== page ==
We show that this trade-off fundamentally changes the main margin for optimal policy, and that a threat of deprivation to vulnerable parts of society imposes strong bounds on the optimal lockdown. If government borrowing is unconstrained, this is reflected in the fact that optimal policy saves most or all households from deprivation. Because the transfers needed to achieve this are costly, it further implies that the optimal lockdown is less strict in poorer countries where a larger fraction of the population is close to subsistence, i.e. countries more concerned by deprivation vis-à-vis the pandemic. In that sense, a lockdown may be seen as a ‘luxury good’. As a consequence, the aggregate death burden and the welfare loss from the pandemic are higher in poorer countries.
This is true with unlimited fiscal space. It can get much worse if government borrowing is constrained. We show that countries with limited fiscal space see themselves forced to fight less the pandemic itself than people dying from the disease — either directly, because the optimal lockdown is less strict, or indirectly, because compliance with the lockdown is lower. Still, this may not be enough to save all parts of society from deprivation.1
Figure 1 illustrates these insights by means of a numerical example of our model. It presents comparative statics results with respect to aggregate TFP for the cases with (crossed-out lines) and without a binding government borrowing constraint. Further details are provided in the figure’s notes.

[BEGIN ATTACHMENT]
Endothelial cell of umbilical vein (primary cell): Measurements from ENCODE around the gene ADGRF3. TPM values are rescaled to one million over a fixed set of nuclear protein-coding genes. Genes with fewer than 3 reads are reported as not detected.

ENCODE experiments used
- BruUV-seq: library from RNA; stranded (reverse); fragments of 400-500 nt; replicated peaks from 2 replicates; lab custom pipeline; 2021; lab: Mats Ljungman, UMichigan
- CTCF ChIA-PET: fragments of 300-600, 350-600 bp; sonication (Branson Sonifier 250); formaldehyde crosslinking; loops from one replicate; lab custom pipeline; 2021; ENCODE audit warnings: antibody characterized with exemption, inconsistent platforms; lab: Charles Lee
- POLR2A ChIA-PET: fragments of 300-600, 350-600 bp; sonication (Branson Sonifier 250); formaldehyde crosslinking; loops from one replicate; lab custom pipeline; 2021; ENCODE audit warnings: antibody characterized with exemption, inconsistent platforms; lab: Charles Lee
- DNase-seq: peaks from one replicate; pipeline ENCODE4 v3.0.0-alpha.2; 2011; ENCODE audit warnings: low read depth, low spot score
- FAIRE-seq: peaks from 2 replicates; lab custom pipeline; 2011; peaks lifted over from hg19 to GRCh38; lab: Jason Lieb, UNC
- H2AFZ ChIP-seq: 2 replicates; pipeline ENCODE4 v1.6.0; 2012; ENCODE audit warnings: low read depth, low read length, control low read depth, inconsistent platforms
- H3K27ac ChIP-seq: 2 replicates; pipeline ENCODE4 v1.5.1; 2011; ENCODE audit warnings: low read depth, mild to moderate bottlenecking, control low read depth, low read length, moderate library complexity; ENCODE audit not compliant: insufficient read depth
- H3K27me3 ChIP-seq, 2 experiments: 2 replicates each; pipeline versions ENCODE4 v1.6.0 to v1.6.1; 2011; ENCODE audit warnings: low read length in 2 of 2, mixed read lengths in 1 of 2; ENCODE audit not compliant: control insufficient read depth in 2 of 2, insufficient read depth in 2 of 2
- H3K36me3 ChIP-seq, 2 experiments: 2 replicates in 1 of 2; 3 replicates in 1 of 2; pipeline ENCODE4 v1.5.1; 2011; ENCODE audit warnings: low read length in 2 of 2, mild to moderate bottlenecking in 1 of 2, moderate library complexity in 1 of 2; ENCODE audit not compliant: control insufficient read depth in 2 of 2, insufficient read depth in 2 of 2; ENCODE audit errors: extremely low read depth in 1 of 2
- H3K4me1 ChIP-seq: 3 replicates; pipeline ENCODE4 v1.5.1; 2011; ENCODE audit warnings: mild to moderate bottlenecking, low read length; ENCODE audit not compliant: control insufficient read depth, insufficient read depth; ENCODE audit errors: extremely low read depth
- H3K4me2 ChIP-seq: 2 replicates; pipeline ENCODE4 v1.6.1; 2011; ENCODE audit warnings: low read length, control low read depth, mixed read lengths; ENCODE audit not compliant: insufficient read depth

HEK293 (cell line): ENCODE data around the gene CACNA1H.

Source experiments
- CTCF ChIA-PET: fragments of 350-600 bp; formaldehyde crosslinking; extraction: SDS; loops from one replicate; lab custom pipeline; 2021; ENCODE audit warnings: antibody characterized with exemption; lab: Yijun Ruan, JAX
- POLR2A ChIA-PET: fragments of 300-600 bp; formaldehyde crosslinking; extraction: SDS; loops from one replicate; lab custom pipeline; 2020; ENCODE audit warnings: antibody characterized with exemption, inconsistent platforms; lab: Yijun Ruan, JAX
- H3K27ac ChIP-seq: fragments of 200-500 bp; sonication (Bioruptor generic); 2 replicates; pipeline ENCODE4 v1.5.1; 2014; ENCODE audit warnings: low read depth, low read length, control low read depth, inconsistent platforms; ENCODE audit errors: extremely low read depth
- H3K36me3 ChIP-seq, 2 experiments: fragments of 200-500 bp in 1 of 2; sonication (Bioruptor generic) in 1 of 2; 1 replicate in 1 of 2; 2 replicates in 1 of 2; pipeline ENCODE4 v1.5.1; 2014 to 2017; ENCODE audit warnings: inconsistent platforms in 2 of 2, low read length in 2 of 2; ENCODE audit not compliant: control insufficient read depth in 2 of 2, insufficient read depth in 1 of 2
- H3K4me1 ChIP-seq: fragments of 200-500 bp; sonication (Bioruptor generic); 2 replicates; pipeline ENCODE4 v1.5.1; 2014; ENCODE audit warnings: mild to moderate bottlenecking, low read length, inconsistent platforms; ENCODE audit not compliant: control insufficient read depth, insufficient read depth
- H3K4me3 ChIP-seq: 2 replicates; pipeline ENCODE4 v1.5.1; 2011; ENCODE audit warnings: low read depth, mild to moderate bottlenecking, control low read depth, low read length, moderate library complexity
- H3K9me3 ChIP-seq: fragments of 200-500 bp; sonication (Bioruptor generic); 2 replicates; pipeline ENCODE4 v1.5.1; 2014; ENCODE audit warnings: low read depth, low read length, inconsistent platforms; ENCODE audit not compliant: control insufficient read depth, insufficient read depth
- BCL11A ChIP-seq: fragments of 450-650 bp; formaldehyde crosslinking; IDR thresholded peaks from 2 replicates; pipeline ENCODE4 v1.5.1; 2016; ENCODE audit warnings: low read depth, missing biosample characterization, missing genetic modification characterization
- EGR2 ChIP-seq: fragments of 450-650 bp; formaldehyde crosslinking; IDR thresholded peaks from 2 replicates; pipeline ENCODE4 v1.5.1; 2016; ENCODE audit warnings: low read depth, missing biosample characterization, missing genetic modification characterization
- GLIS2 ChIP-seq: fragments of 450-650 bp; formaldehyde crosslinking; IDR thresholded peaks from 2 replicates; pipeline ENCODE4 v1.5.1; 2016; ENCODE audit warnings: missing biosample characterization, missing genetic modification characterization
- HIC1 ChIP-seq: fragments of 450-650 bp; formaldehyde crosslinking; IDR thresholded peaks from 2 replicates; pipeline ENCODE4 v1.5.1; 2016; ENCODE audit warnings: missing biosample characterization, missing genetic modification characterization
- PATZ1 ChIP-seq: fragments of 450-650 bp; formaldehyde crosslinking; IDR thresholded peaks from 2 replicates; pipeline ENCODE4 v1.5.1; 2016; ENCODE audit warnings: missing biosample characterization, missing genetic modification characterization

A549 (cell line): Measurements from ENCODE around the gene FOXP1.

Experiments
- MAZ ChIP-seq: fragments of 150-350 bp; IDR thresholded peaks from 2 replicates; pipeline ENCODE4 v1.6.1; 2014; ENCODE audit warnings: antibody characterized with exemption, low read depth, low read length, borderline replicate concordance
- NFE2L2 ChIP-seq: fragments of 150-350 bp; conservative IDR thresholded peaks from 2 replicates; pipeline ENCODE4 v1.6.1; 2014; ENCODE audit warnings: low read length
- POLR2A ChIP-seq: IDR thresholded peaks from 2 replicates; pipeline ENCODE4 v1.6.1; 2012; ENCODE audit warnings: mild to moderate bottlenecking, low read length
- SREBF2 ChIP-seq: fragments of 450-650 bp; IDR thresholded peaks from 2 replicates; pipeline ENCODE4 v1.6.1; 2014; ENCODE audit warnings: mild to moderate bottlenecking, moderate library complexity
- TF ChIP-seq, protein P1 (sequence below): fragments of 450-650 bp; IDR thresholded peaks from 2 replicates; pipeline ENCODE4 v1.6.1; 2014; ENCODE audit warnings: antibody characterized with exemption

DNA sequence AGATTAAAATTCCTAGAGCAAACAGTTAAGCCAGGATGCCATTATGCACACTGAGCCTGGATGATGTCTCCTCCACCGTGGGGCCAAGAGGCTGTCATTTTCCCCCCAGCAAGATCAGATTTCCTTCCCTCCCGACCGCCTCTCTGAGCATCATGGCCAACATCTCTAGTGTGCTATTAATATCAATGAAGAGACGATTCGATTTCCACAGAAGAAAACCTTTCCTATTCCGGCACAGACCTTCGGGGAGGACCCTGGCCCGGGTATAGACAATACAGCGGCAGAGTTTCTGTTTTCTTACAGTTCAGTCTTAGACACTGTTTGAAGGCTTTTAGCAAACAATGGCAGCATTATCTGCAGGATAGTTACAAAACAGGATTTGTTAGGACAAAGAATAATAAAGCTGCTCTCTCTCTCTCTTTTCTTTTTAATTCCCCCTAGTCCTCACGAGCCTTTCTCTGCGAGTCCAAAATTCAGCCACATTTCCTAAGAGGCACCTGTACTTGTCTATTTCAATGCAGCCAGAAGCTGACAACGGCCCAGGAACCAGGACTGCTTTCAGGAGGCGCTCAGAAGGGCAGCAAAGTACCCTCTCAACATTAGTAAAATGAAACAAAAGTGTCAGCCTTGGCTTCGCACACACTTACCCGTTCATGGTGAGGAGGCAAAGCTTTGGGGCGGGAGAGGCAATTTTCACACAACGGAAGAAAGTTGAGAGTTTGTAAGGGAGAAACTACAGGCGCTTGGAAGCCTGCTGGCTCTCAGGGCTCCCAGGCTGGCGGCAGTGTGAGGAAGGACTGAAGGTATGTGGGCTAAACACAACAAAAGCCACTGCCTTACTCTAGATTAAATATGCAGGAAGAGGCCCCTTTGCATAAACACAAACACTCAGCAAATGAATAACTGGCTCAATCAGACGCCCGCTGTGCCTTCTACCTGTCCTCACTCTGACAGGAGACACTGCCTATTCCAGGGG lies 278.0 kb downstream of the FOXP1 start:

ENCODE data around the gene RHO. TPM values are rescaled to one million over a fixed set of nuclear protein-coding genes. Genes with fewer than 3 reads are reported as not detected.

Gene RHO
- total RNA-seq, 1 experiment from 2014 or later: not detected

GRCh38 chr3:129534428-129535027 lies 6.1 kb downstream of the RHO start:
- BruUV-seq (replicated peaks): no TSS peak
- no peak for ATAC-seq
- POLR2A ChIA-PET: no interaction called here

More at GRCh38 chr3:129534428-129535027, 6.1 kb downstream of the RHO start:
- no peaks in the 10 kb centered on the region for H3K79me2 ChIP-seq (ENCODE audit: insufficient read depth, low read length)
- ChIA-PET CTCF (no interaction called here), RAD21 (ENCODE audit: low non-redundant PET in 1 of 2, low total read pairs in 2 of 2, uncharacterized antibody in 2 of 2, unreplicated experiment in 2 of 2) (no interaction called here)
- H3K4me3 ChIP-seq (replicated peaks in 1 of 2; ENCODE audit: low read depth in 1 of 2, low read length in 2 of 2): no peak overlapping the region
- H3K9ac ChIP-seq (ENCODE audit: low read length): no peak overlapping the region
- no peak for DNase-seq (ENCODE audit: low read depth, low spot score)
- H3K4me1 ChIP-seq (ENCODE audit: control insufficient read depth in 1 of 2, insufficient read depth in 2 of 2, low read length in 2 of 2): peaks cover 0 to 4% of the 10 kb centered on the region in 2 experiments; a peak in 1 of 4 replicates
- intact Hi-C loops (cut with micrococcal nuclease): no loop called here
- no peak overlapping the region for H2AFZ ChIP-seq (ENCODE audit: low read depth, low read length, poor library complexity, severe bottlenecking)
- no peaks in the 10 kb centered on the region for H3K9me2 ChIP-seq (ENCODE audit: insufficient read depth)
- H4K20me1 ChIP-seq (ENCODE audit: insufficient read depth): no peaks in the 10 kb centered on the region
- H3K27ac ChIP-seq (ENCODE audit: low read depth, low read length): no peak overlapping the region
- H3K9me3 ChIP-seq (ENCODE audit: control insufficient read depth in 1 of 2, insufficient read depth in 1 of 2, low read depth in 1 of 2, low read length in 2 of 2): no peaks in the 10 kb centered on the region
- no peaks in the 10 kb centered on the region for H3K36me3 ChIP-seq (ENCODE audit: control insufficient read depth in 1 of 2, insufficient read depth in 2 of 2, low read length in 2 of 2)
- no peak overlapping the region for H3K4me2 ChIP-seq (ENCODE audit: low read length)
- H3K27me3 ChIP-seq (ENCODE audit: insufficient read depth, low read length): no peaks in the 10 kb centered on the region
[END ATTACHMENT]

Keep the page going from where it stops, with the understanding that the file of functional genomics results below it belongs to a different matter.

Figure 1 Comparative statics with respect to aggregate TFP
d) Death burden
Source: Hausmann and Schetter (2020).
Notes: This figure shows comparative statics with respect to aggregate TFP for a numerical example of our model. Panel (a) shows the optimal lockdown, θ, expressed as the (average) mandated reduction in hours worked over a one-year period. Panel (b) shows the optimal lump-sum transfers, t, as a percentage of pre-pandemic GDP. Panel (c) shows aggregate welfare relative to a no-pandemic case, W. Panel (d) shows the aggregate death burden during the pandemic, D, along with a split up in deaths from the disease (green line) and deaths from deprivation (red line). The normal (crossed-out) lines refer to the case without (with) a binding borrowing constraint. For the cases with a binding borrowing constraint, this constraint has been set at 3% of pre-pandemic GDP, which corresponds to ~50% of the unconstrained optimal transfers for an economy with TFP=1. See Hausmann and Schetter (2020) for further details.
Distributional consequences within countries